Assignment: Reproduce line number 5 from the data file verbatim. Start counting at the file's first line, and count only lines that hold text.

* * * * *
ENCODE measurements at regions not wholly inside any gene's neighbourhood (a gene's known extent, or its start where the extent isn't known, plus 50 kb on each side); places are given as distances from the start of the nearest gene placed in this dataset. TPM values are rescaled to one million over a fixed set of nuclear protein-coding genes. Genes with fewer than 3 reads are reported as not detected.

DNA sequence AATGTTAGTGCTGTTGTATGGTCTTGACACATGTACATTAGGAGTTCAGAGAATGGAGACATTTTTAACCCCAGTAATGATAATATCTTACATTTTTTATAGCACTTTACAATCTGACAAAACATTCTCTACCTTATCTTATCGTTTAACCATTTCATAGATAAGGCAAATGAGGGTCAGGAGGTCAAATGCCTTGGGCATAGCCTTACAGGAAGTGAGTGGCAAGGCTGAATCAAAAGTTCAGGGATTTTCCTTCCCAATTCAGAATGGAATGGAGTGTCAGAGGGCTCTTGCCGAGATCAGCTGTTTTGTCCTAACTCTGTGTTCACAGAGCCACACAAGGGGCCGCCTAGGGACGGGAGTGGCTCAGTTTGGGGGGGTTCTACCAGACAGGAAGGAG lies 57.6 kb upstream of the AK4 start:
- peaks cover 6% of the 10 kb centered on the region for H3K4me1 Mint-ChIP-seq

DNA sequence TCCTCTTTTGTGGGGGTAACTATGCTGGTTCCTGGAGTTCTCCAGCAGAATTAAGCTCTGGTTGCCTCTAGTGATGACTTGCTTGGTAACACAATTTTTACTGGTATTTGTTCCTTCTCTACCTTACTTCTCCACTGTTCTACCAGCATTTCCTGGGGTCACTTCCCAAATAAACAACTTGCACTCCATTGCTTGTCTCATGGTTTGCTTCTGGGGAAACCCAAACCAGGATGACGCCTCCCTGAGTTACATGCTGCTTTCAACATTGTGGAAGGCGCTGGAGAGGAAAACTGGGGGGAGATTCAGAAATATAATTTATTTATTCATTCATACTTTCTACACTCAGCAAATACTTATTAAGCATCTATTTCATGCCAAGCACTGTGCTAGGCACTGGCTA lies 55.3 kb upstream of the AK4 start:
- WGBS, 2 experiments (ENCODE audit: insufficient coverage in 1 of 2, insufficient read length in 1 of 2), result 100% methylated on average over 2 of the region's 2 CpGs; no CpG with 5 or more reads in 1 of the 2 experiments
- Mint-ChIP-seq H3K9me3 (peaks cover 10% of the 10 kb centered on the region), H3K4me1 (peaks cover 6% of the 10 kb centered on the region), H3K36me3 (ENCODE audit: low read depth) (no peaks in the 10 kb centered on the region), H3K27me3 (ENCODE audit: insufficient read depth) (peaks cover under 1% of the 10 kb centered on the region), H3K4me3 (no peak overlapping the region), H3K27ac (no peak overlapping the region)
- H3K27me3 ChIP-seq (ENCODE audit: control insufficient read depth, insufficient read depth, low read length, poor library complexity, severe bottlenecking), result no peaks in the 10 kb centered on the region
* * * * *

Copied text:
- WGBS, 2 experiments (ENCODE audit: insufficient coverage in 1 of 2, insufficient read length in 1 of 2), result 100% methylated on average over 2 of the region's 2 CpGs; no CpG with 5 or more reads in 1 of the 2 experiments